February 12, 2023
In Part 2 of our series exploring dark data, we will delve into why it is a problem for organizations. We'll look at the various challenges associated with dark data and how it can impact a business negatively if not managed properly. Join us as we explore the reasons why dark data should be taken seriously, and how organizations can mitigate its effects.
Dark Data is a growing concern for enterprises. With the exponential growth of data, managing and leveraging it effectively has become a critical challenge but valuable pursuit for organizations. In this series of articles, we will delve into the world of dark data, exploring what they are, challenges, and opportunities. We will also take a deep dive into how to unearth all data hiding in darkness and how to tackle them. Join us as we embark on a journey of discovery, unlocking the potential of dark data in organizations
Although dark data often contains personal, regulated, sensitive, vulnerable, or high-risk information that must be kept out of the wrong hands due to the very nature of dark data, it often remains unnoticed, unanalyzed, and unprotected. This can lead to substantial costs and problems with regulatory bodies, data privacy laws, and a plethora more issues.
Actively, dark data increases security risk by existing in a company's system without the proper safeguards around it. Unknown data also goes without the necessary regulatory processes a company would normally put in place for compliance. This makes the data a prime target for malicious attackers, as it remains unnoticed and unprotected.
Another challenge posed by dark data is the growing regulatory requirements. With the introduction of policies such as GDPR, NYDFS Section 500.13, and California's CCPA, organizations are being forced to rethink how they capture and store content. Failing to properly manage and store data can have serious consequences for organizations, as it can lead to hefty fines and penalties and even destroy a business completely.
One of the key challenges posed by these regulations is the need for organizations to identify and protect personal data within their systems. Dark data are, in the eyes of the law, still data whether organizations are aware of their existence and so not exempted from the regulatory requirements. GDPR, for example, requires companies to protect the personal data of EU citizens, regardless of where the company is based. Failure to comply with these regulations can result in severe penalties, including fines of up to 4% of a company's global annual revenue or €20 million (whichever is greater).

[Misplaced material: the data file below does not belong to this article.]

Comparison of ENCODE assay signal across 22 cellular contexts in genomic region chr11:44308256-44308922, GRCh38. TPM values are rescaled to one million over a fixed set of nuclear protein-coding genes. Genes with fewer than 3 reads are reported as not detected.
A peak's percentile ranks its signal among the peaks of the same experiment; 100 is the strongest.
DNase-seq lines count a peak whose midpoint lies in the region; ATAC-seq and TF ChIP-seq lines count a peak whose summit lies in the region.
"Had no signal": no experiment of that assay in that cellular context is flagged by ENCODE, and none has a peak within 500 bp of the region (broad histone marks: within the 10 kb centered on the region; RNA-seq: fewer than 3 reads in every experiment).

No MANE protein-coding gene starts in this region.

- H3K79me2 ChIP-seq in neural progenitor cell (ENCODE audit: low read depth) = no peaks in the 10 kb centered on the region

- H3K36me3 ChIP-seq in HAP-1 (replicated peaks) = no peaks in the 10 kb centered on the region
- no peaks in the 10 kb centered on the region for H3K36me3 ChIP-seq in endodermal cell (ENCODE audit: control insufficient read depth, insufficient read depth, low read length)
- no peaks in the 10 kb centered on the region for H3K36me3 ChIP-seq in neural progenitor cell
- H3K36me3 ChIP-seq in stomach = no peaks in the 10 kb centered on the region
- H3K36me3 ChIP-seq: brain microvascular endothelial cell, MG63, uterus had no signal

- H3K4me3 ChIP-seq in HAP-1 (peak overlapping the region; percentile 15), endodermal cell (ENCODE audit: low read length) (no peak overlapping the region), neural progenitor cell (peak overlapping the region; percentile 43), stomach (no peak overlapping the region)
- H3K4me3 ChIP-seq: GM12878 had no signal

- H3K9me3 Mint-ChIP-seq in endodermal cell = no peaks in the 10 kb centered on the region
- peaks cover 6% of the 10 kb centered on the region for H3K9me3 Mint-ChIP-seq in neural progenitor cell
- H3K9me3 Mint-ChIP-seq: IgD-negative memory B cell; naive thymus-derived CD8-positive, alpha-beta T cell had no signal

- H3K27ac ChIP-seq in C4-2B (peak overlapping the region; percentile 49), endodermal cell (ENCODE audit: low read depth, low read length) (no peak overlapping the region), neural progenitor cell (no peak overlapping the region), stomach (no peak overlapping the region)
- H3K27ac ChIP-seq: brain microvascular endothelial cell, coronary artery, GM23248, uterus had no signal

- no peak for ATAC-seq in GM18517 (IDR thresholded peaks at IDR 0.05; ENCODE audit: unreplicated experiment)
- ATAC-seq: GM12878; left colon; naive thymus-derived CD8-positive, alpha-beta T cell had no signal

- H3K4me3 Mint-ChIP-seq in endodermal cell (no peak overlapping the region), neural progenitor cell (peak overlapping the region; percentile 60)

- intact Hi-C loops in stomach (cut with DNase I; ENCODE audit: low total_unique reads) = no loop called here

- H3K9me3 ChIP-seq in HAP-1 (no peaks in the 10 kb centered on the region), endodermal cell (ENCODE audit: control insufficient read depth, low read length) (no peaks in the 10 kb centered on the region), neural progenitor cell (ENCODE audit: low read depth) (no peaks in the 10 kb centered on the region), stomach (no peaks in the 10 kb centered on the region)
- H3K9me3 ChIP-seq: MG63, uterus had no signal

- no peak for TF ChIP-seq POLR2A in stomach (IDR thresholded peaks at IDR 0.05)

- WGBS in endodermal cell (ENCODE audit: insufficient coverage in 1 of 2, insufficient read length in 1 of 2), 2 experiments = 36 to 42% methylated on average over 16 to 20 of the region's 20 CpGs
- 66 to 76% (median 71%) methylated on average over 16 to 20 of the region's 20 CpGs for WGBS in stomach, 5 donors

Another challenge is providing transparency and control to individuals over their personal data. The California Consumer Privacy Act (CCPA) gives California residents the right to know what personal information is being collected about them and the right to request that their personal information be deleted. Organizations must be able to locate and manage personal data, including the unstructured and semi-structured data that make up the dark data, to meet these requests.
These regulations also necessitate that organizations implement necessary security measures to secure personal data. This includes encrypting data, implementing access controls, and regularly monitoring for potential breaches. To demonstrate compliance with these regulations, organizations must keep accurate records and frequently evaluate their data management practices, including those related to dark data.
When organizations seek to move forward with new technologies and capabilities, they need to decommission old applications and systems in favor of new ones, such as cloud-native applications, which can drive competitive differentiation.
However, as organizations move to new systems, they must also deal with accumulated data in their legacy systems. This includes dark data, the vast amounts of unstructured and semi-structured data that organizations collect, process, and store. As companies migrate their data to new systems, they must also determine which data is important to keep and which data can be discarded, a process known as data governance.
Data governance becomes even more complex when it comes to dark data, as this data is often unstructured and difficult to classify. Without proper data governance, organizations risk migrating unnecessary data to their new systems, which can increase costs and reduce the effectiveness of their digital transformation efforts. Organizations also risk exposing sensitive data to security breaches and compliance violations if they don't take proper measures to protect it.
Storage costs are also a major concern when it comes to dark data. While storage may have historically been cheap, the rate of growth in stored data volumes is now exceeding the rate of lowering costs. There are some studies indicating that companies spend five digits in storage costs alone just for dark data. All of these factors mean that the more information organizations store, the more their costs increase, even as storage costs decline. Plus, many modern applications store their entire database in active memory, which further drives the need for data optimization.
All things considered, as the creation and capturing of data grow exponentially every year, the challenge and costs related to dark data are rapidly growing. It is time to tackle this problem properly and unearth all dark data to bring them to light.
It's clear that Dark Data presents many challenges for organizations, but by recognizing the problems it creates and taking proactive steps to manage it, organizations can derive valuable insights and maximize the value of their data assets. In Part 3 of our series, we'll shift our focus to finding Dark Data and examine best practices for evaluating and identifying what data has gone "dark" within your organization. Stay tuned!
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